Design Registration Process

To apply to register a design, you will need to comply with the minimum filing requirements. Your application may also include additional material relating to whether a registered design is new and distinctive. This statement is optional but it can be beneficial to identify how your design meets the new and distinctiveness criteria for IP Australia.

Registered designs are listed in electronic databases, which are made public through the:

  • AU Designs Data Searching (ADDS); and 
  • Official Journal of Designs.


You can apply to have your design registered, so long as you are the: 

  • designer of the design; or 
  • employer of the designer. 

You need to clearly illustrate the design with either a drawing or photograph. You can apply to protect one design per application. However, when you file a design application it involves fees. If the design application passes the formalities check set by IP Australia, the design will be: 

  • registered and advertised in the Australian Official Journal of Designs; and 
  • made available for searching in the Australian Designs Data Searching (ADDS) database. 

IP Australia will process your application within two months. You must request registration when submitting the application, in writing, within six months of the filing date of your application. Once your design is registered (i.e. found to be valid during the examination), you will be issued a certificate of examination. You can use this certificate when dealing with any infringement issues.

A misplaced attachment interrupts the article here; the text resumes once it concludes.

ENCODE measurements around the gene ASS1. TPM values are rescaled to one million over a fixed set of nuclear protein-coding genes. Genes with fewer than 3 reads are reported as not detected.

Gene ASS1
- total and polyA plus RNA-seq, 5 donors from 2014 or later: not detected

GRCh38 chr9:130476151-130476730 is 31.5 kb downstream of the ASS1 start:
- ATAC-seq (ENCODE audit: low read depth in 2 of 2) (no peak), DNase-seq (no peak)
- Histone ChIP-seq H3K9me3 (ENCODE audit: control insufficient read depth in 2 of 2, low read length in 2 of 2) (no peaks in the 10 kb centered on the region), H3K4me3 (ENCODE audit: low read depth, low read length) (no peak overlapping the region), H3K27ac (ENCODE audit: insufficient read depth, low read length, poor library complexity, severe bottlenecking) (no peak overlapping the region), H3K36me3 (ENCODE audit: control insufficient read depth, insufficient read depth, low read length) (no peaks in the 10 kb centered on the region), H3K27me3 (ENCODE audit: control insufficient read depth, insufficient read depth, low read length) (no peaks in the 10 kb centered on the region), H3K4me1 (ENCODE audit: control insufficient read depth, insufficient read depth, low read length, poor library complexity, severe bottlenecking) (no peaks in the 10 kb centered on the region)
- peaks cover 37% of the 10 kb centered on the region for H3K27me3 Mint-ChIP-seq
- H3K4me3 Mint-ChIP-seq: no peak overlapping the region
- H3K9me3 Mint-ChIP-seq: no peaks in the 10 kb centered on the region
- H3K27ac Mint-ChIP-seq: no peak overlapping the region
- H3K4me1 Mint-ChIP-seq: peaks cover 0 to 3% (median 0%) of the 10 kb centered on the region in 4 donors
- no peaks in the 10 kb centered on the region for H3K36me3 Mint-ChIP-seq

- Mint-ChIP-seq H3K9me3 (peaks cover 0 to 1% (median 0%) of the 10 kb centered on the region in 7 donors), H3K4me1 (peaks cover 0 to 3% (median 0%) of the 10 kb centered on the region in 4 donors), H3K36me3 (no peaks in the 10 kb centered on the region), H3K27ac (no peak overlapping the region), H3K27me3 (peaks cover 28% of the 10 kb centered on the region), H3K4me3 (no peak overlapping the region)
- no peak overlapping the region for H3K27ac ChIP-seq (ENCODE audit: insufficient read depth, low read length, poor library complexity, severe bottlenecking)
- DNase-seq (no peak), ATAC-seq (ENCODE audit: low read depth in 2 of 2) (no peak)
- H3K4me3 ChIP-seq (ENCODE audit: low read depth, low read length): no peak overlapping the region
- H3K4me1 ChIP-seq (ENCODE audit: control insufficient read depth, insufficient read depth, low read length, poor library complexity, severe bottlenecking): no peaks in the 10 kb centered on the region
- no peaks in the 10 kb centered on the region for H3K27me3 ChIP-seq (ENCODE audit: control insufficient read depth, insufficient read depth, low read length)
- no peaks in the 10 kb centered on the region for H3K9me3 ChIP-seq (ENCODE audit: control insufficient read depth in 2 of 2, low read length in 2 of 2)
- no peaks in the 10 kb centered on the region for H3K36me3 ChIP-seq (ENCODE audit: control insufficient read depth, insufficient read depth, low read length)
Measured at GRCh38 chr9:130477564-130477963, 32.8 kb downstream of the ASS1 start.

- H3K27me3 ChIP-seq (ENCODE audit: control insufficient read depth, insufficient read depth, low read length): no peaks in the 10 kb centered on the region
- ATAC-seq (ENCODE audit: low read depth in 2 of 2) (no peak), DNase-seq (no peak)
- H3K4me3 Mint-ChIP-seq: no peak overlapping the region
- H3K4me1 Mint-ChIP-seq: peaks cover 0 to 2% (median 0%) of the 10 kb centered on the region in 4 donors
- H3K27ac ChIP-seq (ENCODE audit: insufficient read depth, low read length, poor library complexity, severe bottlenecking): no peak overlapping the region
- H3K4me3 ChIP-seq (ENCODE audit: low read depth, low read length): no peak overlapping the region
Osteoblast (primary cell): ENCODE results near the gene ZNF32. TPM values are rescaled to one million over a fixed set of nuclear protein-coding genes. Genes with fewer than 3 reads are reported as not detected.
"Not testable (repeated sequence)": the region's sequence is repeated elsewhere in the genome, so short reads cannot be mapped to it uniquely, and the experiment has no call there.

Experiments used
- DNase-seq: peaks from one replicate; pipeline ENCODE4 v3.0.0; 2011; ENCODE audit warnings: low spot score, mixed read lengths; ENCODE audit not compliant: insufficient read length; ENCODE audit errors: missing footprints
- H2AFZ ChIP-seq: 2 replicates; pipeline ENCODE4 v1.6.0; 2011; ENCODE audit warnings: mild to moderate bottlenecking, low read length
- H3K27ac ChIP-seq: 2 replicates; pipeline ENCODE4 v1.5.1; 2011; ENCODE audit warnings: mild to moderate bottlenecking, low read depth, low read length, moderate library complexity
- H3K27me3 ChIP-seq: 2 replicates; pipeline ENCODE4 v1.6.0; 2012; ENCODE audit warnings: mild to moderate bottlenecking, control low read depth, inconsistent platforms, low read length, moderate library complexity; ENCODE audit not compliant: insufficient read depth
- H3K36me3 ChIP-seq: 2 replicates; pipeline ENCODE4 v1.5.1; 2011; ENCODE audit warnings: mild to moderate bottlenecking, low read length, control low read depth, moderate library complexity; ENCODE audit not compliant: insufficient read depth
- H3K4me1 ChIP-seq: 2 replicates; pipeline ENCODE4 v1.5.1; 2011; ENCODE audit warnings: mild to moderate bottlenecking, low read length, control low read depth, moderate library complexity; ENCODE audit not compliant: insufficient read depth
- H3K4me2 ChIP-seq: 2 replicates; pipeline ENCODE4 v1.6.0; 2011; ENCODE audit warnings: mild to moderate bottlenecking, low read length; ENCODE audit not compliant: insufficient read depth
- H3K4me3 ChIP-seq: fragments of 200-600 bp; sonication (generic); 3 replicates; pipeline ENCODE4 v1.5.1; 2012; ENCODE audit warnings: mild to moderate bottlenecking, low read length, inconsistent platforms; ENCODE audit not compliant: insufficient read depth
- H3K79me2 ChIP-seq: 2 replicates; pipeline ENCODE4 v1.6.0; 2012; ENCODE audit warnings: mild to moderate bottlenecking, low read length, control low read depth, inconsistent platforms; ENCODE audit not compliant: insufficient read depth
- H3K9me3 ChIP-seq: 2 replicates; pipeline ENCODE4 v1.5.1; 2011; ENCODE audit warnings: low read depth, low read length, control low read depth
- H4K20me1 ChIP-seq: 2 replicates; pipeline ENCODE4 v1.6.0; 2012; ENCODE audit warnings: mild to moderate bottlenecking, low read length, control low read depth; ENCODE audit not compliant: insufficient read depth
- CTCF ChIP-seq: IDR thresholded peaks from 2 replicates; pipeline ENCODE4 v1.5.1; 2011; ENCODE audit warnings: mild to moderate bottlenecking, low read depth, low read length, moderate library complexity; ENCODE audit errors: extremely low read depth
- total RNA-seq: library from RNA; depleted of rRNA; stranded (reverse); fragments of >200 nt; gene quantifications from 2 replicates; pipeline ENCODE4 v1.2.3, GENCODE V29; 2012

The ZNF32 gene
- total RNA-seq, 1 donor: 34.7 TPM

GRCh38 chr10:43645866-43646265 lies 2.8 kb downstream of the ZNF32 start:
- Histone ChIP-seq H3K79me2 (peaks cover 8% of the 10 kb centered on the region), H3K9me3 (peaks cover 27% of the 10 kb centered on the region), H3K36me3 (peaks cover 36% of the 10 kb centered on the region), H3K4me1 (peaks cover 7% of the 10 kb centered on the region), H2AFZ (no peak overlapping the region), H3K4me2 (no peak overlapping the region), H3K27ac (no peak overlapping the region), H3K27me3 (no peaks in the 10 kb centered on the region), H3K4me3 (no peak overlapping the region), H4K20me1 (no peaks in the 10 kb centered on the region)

Frequently Asked Questions About Designs

What is the relationship between copyright and design?

Copyright protection for original and unique work automatically applies in Australia. Even though you are afforded the automatic copyright protection for your design, your design application provides another layer of protection.

How is novelty assessed for a design?

The test for novelty is whether the design is one that is known or has been used before the priority date.

If a person uses what looks like a registered design on a different article, is this an infringement?

It is only an infringement of the design if a person uses the design about which the design is registered. Therefore using the design on a different article is not an infringement.

Can you parallel import a design?

It is the exclusive right of the registered owner of a design to import such a product into Australia for sale, or for use for the purposes of any trade or business. You will be infringing on a registered design if you, without a license from the design owner, import the product into Australia or use that particular product for the purpose of trade or business.

When will a design not be suitable for protection by either designs or copyright?

A design will not be suitable for protection by either a design application or copyright where it is a ‘corresponding design’ that has been registered, but the registration period has finished, or a registered design has been applied in relation to a different product.

How can LegalVision help me?

LegalVision provides businesses and individuals with tailored online legal advice, including all intellectual property enquiries and registrations. Call LegalVision today on 1300 544 755.